At the sunrise there today, I have walked along the pier. When I first came there, there was no bridge between Shikoku Island and the main island. Those days, we had to take a ferry from here to a city near by across the Seto Inland Sea when going to the main island. I remembered, some 40 years ago, when I visited my wife's parents to ask for permit of marriage with her, I could not get a definite affirmative answer from her father. My wife used to say good by to me, being sad without his father's permit of marriage, at the pier the ferry departed to the main land. She looked quite pleasant to me. Later, it turned out that he and mother in law had decided to say yes to me at that time. Anyway, I had to come home with the answer in pending. It was this place at that time.
Father in law was doing pretty fine at his age 91 years. He still has some health issues but is able to go for walk for 30 minutes around the nursing home by himself. He plays game with his friends at the home. My wife's elder sister comes to see him once or twice a week bringing items necessary for him and mother in law. The staff seems very kind and helpful to him. His hearing was lost to some extent. It seemed the biggest problem for him. So far, at his age, his circumference seemed to be the best that he could desire.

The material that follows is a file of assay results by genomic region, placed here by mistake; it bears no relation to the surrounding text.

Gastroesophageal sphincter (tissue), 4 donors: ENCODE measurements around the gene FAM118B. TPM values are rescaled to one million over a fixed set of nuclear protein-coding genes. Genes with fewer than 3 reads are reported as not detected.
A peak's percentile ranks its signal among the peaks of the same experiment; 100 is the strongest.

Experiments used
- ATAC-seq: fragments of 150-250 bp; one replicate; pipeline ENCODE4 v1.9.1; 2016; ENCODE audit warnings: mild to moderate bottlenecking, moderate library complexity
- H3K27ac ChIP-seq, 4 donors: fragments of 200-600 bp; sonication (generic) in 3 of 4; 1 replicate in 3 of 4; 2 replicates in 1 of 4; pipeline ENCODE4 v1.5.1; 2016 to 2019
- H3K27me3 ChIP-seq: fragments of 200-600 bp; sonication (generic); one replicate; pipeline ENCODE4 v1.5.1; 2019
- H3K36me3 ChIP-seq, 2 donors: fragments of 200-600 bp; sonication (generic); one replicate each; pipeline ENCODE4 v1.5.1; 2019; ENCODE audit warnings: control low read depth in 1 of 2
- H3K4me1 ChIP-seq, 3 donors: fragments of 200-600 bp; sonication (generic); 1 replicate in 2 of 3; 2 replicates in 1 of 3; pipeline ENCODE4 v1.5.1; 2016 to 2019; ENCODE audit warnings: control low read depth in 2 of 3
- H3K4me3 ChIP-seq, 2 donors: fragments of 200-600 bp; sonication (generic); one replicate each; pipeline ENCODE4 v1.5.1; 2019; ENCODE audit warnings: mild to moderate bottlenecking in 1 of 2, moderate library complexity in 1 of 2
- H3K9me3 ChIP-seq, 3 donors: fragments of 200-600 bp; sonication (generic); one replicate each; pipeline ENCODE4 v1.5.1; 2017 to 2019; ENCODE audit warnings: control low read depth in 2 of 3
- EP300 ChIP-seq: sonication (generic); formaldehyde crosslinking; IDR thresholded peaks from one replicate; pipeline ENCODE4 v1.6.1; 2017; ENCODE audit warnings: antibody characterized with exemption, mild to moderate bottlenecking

Mother in law has been suffering from Levy Body type dementia for years. She is bed ridden and is not able to communicate with the others in most occasions. In our previous visits when she was awake and saw my wife, she opened her eyes widely and looked to want say something to her. She was, however, in deep sleep this time and was not responsive to my wife's words. She is eating meal by herself and seems to be in good condition as well for her age and with the phase of the degenerative disease.
Father in law, I and my wife were taken to a restaurant nearby by wife's sister. We have had nice lunch there. I could not thank enough to sister in law for her efforts for parents in law.
It has been already 3 years since they were admitted into this facility. I was sorry I could not do more for them. But I was still pleased to know they were getting along in the most desirable way they could expect. On the way back home, I have read a news on a news paper telling that about 180 of aged people were killed or committed suicide due to care issues in our country for the past 4 years. It would be a problem for us how to spend our old age as well in the future. Wishing parents in law to continue this peaceful life, we left the facility.